Part of the famed "Bactrian hoard" of treasures, a folding gold crown dating from the first century A.D. is one of the Afghan treasures that will go on display in the United States in 2008, it was announced today.
The crown was discovered in one of six graves of nomads of the ancient state of Bactria at an archaeological site in northern Afghanistan in 1978.
Russian-Greek archaeologist Viktor Sarianidi unearthed the hoard—a crown, necklaces, belts, rings, and headdresses set with precious jewels. The finds were later hidden and eventually thought stolen until the Afghan government found them stashed in boxes in 2003.
A close-up shows detail of a dagger dating from the first century A.D. The knife will go on display in a new U.S. exhibition of Afghan treasures in 2008.
The dagger was found at the archaeological site of Tilly Tepe, in northern Afghanistan, where the graves of six ancient nomads were discovered in 1978.
The far-flung origins of the exhibition’s pieces show Afghanistan’s role as a cultural hub in the set of trade routes known as the Silk Road during the first century B.C, according to archaeologist Fredrik T. Hiebert, a National Geographic Committee for Research and Exploration grantee.
Hiebert helped inventory the objects and is curating the U.S. exhibition.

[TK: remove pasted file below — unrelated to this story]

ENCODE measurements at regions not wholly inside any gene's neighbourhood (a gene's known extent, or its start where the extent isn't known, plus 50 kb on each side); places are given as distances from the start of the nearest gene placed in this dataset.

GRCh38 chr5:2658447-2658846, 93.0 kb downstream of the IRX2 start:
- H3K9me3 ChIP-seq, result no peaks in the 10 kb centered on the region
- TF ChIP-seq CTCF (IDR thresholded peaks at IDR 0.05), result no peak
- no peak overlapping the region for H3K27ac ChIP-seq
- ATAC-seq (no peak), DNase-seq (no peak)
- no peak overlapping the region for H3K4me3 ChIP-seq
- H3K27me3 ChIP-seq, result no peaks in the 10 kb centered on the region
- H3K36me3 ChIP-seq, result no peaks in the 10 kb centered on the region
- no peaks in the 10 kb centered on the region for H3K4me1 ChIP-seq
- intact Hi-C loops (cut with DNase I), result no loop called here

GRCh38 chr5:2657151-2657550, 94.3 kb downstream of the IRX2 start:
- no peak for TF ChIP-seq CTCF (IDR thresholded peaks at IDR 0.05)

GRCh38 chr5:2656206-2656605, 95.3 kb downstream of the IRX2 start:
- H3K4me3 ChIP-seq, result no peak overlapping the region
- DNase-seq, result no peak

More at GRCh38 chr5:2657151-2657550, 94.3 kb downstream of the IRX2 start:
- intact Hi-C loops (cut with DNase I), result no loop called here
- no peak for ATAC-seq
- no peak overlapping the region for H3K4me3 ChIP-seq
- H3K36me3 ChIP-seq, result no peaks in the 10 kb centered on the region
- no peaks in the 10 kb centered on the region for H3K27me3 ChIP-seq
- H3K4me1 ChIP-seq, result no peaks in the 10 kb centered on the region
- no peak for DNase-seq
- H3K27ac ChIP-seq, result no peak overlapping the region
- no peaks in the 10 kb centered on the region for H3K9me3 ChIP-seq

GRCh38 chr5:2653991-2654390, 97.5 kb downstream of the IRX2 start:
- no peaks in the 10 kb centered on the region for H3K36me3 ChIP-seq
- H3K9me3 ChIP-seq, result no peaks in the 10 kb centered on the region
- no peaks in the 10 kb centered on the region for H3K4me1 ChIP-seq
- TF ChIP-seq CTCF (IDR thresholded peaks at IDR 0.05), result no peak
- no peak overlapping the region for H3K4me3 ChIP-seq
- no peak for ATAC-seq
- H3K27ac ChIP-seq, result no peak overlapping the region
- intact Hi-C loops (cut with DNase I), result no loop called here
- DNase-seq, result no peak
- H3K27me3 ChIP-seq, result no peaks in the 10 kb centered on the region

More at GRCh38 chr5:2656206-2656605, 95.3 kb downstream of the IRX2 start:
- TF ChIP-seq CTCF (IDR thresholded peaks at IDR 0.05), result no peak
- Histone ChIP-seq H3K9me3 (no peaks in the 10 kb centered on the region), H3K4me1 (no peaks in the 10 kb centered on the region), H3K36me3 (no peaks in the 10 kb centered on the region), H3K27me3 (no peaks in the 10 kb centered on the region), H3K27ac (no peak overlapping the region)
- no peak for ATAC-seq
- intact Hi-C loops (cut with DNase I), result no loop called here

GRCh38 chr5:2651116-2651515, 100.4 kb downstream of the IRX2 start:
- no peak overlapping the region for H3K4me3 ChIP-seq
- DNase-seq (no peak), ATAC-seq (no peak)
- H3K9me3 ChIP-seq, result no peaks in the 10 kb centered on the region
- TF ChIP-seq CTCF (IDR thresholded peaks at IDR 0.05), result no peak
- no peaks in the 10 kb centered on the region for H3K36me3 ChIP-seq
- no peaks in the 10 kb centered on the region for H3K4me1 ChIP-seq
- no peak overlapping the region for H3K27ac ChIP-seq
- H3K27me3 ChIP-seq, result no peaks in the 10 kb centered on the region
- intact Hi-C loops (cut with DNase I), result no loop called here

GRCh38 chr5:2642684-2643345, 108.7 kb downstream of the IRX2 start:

"This exhibition is really about heroism," Hiebert told National Geographic News.
"These pieces should not be around today. They are here because people risked their lives to safeguard them."
This fragment of a golden bowl with Mesopotamian motifs, dating from about 2500 B.C., was discovered at the Tepe Fullol archaeological site in northern Afghanistan.
The artifacts from Tepe Fullol date between 2500 B.C. and 2200 B.C. They are the earliest objects in a new Afghan treasures exhibition, which will tour the U.S. in 2008 and 2009.
All the artifacts—which are the property of Afghanistan—were once housed in the National Museum of Afghanistan in Kabul.
This gold pendant with turquoise, garnet, lapis lazuli, carnelian, and pearls depicts a “dragon master.” The artifact will be part of the U.S. exhibition “Afghanistan: Hidden Treasures from the National Museum, Kabul" in 2008 and 2009.
The pendant, dating from the first century A.D., was found at one of four Afghan archaeological sites that yielded the works of art in the exhibition.
The ornament was part of the some one hundred gold objects taken from the graves of six Bactrian nomads.
Many of the Bactrian objects reflect local artisans’ distinctive blend of motifs known from Greek, Roman, Indian, and Chinese art.
Via: National Geographic